Here’s just one illustrative particular. Back in March, Obama ditched the idea of opposing climate change and instead got on the corporate bandwagon for promoting it – and not only through oil-burning but enthusiastically burning the most environmentally dubious oil, from deep-sea drilling. Now his (nominally Salazar’s, but he sticks with Salazar all the way) latest deep-sea drilling ‘moratorium’ has just run out.

    So when we ‘enviros’ (i.e. people who actually want a future for the planet) make a few noises we are anticipatorily denounced for so-called ‘abandonment’ and an ‘enthusisasm gap’.

    In truth, it’s been a case of Dem non-’leaders’ like Obama abandoning us and having no enthusiasm even for their own essentially centrist alleged ‘agenda’ (whatever it has morphed into lately), not vice versa.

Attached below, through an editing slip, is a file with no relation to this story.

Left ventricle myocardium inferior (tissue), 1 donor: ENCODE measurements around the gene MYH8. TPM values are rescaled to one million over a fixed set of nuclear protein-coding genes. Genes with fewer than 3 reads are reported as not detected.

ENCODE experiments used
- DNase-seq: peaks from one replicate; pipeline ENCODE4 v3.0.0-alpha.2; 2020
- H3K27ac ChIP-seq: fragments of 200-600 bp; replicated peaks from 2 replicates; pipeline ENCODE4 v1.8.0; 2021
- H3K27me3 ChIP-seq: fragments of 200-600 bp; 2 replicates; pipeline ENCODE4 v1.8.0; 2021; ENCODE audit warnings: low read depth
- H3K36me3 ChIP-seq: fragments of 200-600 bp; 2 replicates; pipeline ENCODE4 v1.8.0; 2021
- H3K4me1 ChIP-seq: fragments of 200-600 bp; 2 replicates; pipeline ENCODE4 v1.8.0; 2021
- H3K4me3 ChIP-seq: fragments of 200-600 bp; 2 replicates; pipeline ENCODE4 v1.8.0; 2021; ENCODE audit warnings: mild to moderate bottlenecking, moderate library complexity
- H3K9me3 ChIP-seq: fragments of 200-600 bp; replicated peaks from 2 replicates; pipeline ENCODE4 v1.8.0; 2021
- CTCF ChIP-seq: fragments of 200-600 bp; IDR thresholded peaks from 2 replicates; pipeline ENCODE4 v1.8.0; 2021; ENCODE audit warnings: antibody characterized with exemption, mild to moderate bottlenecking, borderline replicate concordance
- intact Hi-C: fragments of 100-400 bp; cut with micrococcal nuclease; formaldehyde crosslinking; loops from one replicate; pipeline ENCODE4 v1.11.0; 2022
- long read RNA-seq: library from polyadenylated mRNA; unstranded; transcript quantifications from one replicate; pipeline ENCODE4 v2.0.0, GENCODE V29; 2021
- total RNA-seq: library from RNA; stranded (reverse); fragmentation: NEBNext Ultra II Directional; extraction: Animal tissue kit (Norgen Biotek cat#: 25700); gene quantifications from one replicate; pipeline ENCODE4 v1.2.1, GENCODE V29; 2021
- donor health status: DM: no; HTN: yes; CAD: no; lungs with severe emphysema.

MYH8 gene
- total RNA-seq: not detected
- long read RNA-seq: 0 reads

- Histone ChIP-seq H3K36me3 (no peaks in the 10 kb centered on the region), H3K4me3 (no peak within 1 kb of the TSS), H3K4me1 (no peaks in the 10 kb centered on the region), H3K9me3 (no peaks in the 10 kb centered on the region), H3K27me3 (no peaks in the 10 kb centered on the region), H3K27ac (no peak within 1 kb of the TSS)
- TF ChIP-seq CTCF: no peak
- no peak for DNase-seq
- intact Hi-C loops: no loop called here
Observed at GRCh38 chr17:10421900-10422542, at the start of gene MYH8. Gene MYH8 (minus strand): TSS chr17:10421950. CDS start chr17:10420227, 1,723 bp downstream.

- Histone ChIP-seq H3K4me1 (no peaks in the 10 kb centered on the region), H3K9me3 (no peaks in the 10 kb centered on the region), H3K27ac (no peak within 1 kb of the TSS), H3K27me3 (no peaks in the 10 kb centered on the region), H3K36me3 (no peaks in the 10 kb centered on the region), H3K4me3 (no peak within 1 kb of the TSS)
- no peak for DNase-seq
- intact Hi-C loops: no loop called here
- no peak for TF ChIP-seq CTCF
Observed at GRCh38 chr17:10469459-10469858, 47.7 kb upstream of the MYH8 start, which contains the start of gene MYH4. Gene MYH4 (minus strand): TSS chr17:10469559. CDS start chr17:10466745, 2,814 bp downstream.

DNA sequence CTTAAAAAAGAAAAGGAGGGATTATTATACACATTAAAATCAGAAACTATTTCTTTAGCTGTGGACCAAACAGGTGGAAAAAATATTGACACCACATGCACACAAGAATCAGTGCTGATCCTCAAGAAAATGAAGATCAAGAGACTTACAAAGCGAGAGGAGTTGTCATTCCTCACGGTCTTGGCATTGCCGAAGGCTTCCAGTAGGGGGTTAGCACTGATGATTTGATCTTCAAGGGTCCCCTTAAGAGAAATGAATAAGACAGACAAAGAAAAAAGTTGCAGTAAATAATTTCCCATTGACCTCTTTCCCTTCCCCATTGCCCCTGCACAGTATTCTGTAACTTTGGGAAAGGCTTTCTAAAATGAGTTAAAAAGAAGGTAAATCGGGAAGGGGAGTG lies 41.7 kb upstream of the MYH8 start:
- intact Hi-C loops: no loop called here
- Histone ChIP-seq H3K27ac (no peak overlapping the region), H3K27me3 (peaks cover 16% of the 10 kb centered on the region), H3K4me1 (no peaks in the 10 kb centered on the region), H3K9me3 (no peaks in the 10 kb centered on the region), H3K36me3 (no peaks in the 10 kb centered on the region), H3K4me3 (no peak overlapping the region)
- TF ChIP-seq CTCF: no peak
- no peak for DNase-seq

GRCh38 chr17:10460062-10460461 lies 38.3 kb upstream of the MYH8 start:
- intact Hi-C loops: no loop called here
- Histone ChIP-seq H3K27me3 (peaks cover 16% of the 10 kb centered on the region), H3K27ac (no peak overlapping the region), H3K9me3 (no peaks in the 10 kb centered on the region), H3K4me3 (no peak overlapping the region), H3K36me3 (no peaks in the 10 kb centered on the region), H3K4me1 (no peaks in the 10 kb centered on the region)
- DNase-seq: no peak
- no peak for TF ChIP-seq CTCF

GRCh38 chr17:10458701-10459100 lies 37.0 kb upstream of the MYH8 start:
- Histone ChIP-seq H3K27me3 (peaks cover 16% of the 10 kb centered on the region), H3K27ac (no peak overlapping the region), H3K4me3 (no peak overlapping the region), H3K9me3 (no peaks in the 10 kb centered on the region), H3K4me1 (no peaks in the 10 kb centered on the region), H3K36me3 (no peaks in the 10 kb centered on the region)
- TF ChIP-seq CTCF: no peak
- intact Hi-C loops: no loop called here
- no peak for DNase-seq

3. Sylvia Moore evidently if for Global One World Order. Which all the banks will be Nationalized into one bank, the Obamacare will be the same socialist government run health care all over the world or I should say in the G20. We will all be under the UN which expects the United States to pay more to these third world countries because we are considered the richest. We will no longer be a capitalist nation and the American Dream is almost gone now but if we go into the Global One World Order is will never be able to be seen again. All small businesses will be destroyed and our children who are beginning to go through indoctrination now and it will become worse. The middle school children and the high school children will be expected to graduate and go directly to work for the government. Our Constitution, which Obama is not preserving or protecting, the Bill of Rights, which is being ignored, the Declaration of Independence which he was quoting the other day an left out the words “OUR CREATOR”. What is so strange is I do not see him saying anything to the American people about Global One World Order, but he goes to Europe and speaks freely of it? It is like he thinks what he does over there does not get back here. Through the bias media most of it doesn’t but you can watch Fox every now and then to get some updates and you can read the BBC and Dutch and Canadian newspapers on the web.